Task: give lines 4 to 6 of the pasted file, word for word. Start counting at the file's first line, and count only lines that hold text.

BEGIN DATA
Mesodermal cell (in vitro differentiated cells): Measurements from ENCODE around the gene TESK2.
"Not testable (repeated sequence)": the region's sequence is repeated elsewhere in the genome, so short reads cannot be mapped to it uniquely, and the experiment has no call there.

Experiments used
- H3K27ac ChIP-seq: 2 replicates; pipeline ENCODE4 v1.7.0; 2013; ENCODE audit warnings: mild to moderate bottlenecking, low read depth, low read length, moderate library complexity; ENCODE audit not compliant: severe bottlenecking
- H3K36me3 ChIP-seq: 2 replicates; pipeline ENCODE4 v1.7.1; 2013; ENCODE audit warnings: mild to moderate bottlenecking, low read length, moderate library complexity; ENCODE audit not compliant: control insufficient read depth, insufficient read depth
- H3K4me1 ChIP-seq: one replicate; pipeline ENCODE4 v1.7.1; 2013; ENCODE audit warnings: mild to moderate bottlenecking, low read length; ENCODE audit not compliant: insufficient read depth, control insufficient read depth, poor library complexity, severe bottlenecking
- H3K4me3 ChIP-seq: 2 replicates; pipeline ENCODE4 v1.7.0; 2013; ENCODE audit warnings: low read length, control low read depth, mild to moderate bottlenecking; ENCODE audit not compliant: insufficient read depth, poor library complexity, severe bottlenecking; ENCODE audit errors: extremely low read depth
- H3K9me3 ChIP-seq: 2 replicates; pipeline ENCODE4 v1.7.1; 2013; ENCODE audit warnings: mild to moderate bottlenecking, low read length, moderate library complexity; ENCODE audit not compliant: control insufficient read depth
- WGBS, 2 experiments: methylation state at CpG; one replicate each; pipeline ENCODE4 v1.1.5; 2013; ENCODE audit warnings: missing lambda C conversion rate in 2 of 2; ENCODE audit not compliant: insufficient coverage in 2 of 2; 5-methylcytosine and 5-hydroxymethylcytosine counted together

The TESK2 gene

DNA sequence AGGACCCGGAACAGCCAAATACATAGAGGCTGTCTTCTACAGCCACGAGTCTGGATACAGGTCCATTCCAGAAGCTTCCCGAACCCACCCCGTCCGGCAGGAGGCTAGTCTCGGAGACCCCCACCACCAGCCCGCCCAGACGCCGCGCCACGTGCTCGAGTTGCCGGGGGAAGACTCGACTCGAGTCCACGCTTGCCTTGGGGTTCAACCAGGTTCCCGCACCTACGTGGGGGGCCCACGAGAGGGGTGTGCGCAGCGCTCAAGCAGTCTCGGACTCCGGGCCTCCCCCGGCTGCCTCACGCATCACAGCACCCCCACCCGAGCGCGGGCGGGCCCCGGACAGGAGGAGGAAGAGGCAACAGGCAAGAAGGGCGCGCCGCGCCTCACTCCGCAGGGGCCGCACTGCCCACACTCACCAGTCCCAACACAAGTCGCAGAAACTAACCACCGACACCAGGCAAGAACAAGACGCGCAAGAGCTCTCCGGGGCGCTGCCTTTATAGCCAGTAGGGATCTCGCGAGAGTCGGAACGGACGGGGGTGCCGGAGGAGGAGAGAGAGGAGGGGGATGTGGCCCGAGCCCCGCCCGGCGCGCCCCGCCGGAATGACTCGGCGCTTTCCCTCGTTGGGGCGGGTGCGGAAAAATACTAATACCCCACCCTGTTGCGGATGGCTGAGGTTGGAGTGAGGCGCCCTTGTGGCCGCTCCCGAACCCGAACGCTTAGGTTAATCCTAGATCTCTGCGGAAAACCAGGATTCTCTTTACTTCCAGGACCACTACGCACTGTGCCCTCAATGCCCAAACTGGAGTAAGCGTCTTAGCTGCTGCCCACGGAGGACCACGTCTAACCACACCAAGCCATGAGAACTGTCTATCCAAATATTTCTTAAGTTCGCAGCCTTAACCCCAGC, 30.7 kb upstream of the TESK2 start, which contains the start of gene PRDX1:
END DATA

- H3K27ac ChIP-seq: 2 replicates; pipeline ENCODE4 v1.7.0; 2013; ENCODE audit warnings: mild to moderate bottlenecking, low read depth, low read length, moderate library complexity; ENCODE audit not compliant: severe bottlenecking
- H3K36me3 ChIP-seq: 2 replicates; pipeline ENCODE4 v1.7.1; 2013; ENCODE audit warnings: mild to moderate bottlenecking, low read length, moderate library complexity; ENCODE audit not compliant: control insufficient read depth, insufficient read depth
- H3K4me1 ChIP-seq: one replicate; pipeline ENCODE4 v1.7.1; 2013; ENCODE audit warnings: mild to moderate bottlenecking, low read length; ENCODE audit not compliant: insufficient read depth, control insufficient read depth, poor library complexity, severe bottlenecking